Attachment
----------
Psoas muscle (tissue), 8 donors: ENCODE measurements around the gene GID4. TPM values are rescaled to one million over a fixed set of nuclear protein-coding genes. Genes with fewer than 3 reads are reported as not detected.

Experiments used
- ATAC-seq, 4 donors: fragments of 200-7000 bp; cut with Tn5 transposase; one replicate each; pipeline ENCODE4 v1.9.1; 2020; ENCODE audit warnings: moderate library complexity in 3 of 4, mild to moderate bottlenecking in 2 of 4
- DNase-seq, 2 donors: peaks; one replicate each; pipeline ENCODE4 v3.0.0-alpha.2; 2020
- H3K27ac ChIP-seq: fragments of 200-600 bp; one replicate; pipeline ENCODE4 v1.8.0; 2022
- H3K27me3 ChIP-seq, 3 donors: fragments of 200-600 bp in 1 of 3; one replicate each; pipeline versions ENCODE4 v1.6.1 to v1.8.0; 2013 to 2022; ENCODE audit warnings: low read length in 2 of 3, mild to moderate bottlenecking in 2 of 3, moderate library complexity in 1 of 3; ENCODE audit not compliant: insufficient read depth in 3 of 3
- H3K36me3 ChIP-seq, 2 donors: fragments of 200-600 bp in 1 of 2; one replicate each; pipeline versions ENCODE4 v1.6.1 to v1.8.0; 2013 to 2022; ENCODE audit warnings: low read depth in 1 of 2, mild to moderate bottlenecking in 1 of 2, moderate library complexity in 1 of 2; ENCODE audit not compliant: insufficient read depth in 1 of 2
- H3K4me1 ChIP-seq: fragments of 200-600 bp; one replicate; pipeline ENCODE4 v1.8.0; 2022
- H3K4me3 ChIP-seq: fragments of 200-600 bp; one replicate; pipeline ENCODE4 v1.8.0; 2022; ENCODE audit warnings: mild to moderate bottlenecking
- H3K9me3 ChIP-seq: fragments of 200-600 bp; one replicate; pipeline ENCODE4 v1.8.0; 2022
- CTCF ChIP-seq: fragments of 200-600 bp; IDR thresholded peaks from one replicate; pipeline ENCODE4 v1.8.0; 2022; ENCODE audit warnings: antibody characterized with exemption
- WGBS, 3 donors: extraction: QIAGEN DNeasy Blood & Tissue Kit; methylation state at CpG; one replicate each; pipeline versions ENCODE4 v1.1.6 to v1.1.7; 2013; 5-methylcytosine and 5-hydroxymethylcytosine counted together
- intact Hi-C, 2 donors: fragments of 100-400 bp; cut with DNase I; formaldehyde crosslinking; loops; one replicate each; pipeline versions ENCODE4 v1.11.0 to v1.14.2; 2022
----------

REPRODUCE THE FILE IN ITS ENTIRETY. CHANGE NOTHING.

Psoas muscle (tissue), 8 donors: ENCODE measurements around the gene GID4. TPM values are rescaled to one million over a fixed set of nuclear protein-coding genes. Genes with fewer than 3 reads are reported as not detected.

Experiments used
- ATAC-seq, 4 donors: fragments of 200-7000 bp; cut with Tn5 transposase; one replicate each; pipeline ENCODE4 v1.9.1; 2020; ENCODE audit warnings: moderate library complexity in 3 of 4, mild to moderate bottlenecking in 2 of 4
- DNase-seq, 2 donors: peaks; one replicate each; pipeline ENCODE4 v3.0.0-alpha.2; 2020
- H3K27ac ChIP-seq: fragments of 200-600 bp; one replicate; pipeline ENCODE4 v1.8.0; 2022
- H3K27me3 ChIP-seq, 3 donors: fragments of 200-600 bp in 1 of 3; one replicate each; pipeline versions ENCODE4 v1.6.1 to v1.8.0; 2013 to 2022; ENCODE audit warnings: low read length in 2 of 3, mild to moderate bottlenecking in 2 of 3, moderate library complexity in 1 of 3; ENCODE audit not compliant: insufficient read depth in 3 of 3
- H3K36me3 ChIP-seq, 2 donors: fragments of 200-600 bp in 1 of 2; one replicate each; pipeline versions ENCODE4 v1.6.1 to v1.8.0; 2013 to 2022; ENCODE audit warnings: low read depth in 1 of 2, mild to moderate bottlenecking in 1 of 2, moderate library complexity in 1 of 2; ENCODE audit not compliant: insufficient read depth in 1 of 2
- H3K4me1 ChIP-seq: fragments of 200-600 bp; one replicate; pipeline ENCODE4 v1.8.0; 2022
- H3K4me3 ChIP-seq: fragments of 200-600 bp; one replicate; pipeline ENCODE4 v1.8.0; 2022; ENCODE audit warnings: mild to moderate bottlenecking
- H3K9me3 ChIP-seq: fragments of 200-600 bp; one replicate; pipeline ENCODE4 v1.8.0; 2022
- CTCF ChIP-seq: fragments of 200-600 bp; IDR thresholded peaks from one replicate; pipeline ENCODE4 v1.8.0; 2022; ENCODE audit warnings: antibody characterized with exemption
- WGBS, 3 donors: extraction: QIAGEN DNeasy Blood & Tissue Kit; methylation state at CpG; one replicate each; pipeline versions ENCODE4 v1.1.6 to v1.1.7; 2013; 5-methylcytosine and 5-hydroxymethylcytosine counted together
- intact Hi-C, 2 donors: fragments of 100-400 bp; cut with DNase I; formaldehyde crosslinking; loops; one replicate each; pipeline versions ENCODE4 v1.11.0 to v1.14.2; 2022